Homeowners from Hemsby in Norfolk could only watch on as their clifftop homes were destroyed this week. The devastated families have been forced to leave their wooden houses because they are just inches away from falling into the sea due to coastal erosion. One of the people affected, Sue said that, despite living within one metre of the cliff edge, she was shocked when asked to leave her home.
Sue, who did not wish to give her full name, and her neighbours thought they would get planning permission to move their homes back from the edge of the cliff, but now their homes have been destroyed.
She told the BBC: “It’s really annoying, it’s all your hopes and dreams collapsed into nothingness.”
One of her neighbours, Mary Withey, has also had her home destroyed. She was equally frustrated.
She added: “I’m not OK with it, it’s been my home, I don’t want to move… it’s very sad.
“When I first heard I was in shock and today I’ve just been tearful, it’s horrible.”
Ms Withey and her partner had lived in the home for four years.
The head of property and asset management at Great Yarmouth Borough Council, Jane Beck, said the plan was to destroy the three properties before the next high tide – meaning they all had to come down within a day.
She said: “It’s extremely sad for those people and we’re trying to do everything we possibly can to help them through that process.”
Other properties in The Marrams, Hemsby, could be next as they are also at risk of falling into the sea.
Noel Galer, Great Yarmouth Borough councillor and from the local area, fears that the removal of homes could end up harming the local economy.
He said: “It’s the place where everybody’s children tend to go to get a holiday job when they are 16 in the summer holidays and when they’re at university when they come back.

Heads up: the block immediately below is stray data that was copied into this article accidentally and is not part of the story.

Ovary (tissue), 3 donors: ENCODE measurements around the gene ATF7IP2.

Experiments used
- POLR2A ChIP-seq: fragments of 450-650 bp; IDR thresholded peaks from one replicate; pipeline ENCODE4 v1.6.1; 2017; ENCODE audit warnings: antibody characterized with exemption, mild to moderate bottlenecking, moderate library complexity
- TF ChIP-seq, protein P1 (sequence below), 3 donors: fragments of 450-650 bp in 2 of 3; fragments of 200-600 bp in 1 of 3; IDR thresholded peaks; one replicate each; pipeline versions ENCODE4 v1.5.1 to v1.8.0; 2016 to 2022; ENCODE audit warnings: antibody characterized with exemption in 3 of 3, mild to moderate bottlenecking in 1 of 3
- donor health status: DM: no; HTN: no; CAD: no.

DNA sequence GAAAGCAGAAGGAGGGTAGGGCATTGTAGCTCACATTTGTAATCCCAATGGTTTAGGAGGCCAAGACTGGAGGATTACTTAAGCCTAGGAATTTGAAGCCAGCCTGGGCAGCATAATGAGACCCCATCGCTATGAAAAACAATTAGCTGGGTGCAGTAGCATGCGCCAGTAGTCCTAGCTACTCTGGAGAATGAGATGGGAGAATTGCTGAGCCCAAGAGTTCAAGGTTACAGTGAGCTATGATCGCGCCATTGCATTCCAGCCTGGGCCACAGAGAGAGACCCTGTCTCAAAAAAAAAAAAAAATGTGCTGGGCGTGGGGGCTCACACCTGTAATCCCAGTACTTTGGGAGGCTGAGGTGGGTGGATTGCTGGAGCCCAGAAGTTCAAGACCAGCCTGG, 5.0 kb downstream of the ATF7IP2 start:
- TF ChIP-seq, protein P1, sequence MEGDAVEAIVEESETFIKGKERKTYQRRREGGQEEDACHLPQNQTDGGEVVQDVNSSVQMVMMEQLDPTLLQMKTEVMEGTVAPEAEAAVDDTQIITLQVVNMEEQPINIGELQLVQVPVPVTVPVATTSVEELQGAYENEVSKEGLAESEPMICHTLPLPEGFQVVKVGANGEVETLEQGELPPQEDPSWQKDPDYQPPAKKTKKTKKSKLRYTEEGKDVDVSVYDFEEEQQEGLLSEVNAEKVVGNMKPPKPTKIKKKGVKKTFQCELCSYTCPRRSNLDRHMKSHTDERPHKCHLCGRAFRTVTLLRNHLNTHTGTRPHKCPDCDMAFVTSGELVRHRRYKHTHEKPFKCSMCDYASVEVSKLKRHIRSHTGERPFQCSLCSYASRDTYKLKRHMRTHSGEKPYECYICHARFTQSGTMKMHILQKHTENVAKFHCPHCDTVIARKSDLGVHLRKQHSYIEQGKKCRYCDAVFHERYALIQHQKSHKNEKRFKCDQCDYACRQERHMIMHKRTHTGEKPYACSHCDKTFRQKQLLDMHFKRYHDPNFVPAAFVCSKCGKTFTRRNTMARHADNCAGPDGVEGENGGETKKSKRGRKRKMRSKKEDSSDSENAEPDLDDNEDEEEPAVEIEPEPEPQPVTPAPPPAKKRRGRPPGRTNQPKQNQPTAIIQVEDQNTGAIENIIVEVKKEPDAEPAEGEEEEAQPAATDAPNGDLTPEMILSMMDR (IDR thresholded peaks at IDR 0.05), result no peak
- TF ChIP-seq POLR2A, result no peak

“You can just imagine with virtually no other industry or commerce in Hemsby, I feel that about 90 per cent of Hemsby’s economy is dependent on their tourism and if you were to lose the next bit of Hemsby.
“It’s going to be very difficult to see how that holiday industry is going to continue to operate if you start chiselling little bits away from it.
“I think that the decline when you start to lose parts of it would be quite dramatic. I have a feeling that Hemsby would lose its prominence quite quickly.”
Mr Galer added that the local area needs the tourism industry for employment opportunities. Without it, many in Hemsby could struggle.
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He continued: “It’s so important. It’s difficult to stress how it would be if Hemsby lost 50 metres in a huge storm or a succession of storms over a week or so. It would be horrendous.
“Can you imagine that with a large number, a majority, of the bookings for Hemsby holidays coming from homegrown areas in the UK, the incredible effect that might have on people thinking: ‘Oh crumbs, we were thinking of going to Hemsby, we better cancel our holiday – looks like it’s going to be closed forever?’
“We could have a really bad year now as a result of bad news and people making assumptions over a few days when this sort of terrible thing is happening and lose a lot of business.”
Mr Galer said that people may have chosen to stay in their homes despite the risks because “this is the only place they can find to live because of the cost.”
He called on better sea protection infrastructure so that people won’t have to be evacuated from their own homes in the future.
Mr Galer concluded: “Unless we have some kind of sea defence protection that presumably will continue, especially with the increased energy and the climate weather system that’s hitting our shores.”
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